(Bloomberg) — Shares of Samsung Electronics Co. are on track to underperform those of its smaller memory-chip rival SK Hynix Inc. by the most in a decade as investors bet the latter will be the winner in artificial intelligence.
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SK Hynix has surged 67% this year thanks to its deal to supply premium high-bandwidth memory chips to Nvidia Corp., trouncing Samsung, which is up 24% as it struggles to get its HBM offering off the ground. That gap may widen further judging by options data, which show the put-to-call ratio on Samsung more than double that of SK Hynix.
The AI battle is pitched against the backdrop of weak global demand for the companies’ traditional memory products. That’s due in large part to smartphones, which are mired in what could be the worst industrywide slump in over a decade, hurting another key source of revenue for Samsung.
Chips remain hot overall thanks to the surge in demand for products needed to power generative AI services like ChatGPT. The Philadelphia Semiconductor Index up 31% this year, outpacing gains in nearly any benchmark you can think of.
Samsung has another way to tap this growth, as it also provides contract chip-manufacturing services. But it’s missing out here as well because Taiwan Semiconductor Manufacturing Co. dominates foundry business, producing the lion’s share of AI processors designed by Nvidia and others.
So after years of leading the memory industry, Samsung is now seen needing to play catchup in HBM, an advanced technology optimized to work with AI accelerators. HBM features a stack of DRAM that sits on top of a processor instead of being housed in a separate memory module, enabling faster data transfer.
SK Hynix — more of a “pure-play” memory maker than its diversified peer — was able to get a jump on the latest generation of the chip, winning Nvidia as a customer for its HBM3. Samsung reportedly had trouble finalizing a contract with the US AI giant for its offering, though it has developed a new HBM3E chip and said it plans to introduce an HBM4 by 2025.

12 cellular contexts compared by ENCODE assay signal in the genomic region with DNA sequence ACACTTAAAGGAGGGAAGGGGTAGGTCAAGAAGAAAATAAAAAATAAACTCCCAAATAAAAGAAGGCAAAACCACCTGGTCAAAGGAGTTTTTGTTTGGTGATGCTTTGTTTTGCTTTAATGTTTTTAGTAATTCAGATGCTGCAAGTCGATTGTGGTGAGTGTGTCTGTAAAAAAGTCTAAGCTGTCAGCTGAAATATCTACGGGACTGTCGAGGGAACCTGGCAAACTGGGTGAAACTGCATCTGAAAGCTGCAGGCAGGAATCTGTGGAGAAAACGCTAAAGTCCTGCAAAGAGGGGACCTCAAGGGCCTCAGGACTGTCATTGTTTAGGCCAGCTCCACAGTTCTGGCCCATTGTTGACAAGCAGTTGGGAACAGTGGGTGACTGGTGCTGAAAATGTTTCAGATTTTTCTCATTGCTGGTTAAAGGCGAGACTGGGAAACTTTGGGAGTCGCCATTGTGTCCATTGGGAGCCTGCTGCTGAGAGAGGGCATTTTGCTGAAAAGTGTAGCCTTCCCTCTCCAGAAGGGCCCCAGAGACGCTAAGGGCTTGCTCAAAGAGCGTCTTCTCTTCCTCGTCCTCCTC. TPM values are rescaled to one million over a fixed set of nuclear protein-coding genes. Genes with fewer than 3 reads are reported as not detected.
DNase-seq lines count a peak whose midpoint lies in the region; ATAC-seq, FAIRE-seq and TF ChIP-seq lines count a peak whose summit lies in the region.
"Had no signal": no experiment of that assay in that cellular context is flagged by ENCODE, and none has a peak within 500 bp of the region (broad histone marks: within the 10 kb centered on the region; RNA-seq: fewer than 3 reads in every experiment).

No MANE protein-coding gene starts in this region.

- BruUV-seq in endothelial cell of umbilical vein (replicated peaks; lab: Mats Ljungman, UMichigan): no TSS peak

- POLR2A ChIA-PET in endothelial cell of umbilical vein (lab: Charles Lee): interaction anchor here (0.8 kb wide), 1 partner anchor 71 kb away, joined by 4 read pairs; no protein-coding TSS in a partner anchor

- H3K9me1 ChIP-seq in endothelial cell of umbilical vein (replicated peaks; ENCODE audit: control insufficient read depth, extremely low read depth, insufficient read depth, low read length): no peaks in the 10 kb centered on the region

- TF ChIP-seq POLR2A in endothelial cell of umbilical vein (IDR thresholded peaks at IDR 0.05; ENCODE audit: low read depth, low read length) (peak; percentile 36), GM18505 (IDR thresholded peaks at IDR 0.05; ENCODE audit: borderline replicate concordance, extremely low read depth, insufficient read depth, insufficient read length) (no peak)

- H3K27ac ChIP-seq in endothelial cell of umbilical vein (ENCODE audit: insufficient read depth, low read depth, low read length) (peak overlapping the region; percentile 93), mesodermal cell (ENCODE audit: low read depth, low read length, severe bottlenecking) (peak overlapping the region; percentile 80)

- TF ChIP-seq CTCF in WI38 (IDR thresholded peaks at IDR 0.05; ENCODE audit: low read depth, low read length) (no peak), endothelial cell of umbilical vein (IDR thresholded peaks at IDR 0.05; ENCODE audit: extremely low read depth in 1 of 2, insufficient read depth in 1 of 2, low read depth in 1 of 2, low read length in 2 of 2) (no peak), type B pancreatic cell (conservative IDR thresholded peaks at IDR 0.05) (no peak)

“This is a really unfamiliar scene,” with Samsung falling behind SK Hynix in HBM development, said Yoon Joonwon, a fund manager at DS Asset Management Co. “Everyone is focused on AI as that’s the only area where we see strong demand.”
Yoon sees securing a client such as Nvidia or Advanced Micro Devices Inc. as key for Samsung’s share price. Other observers point to yield, the amount of good chips it can produce from each batch of material, as the main thing for investors to monitor.
Such points will be closely watched for by analysts in the companies’ earnings reports later this month. Samsung’s recently released preliminary results showed a more modest slide in quarterly profit. Both companies have a similar amount of buy ratings and no sells, according to Bloomberg-compiled data. However, consensus price targets for Samsung indicate a gain more than 30% from its current level over the next 12 months, compared with around 20% for SK Hynix.
For market watchers like Lee Seung-Woo, an analyst at Eugene Investment & Securities, potential for change in AI leadership is possible further down the road, but it won’t be quick.
“Samsung won’t be staying behind forever,” said Lee, who rates the company a buy. “Samsung will likely start shipping the next version of HBM3 within this year, which will reduce the gap to about four to five months. SK Hynix will continue to maintain its lead, but Samsung will be able to reduce the gap next year.”
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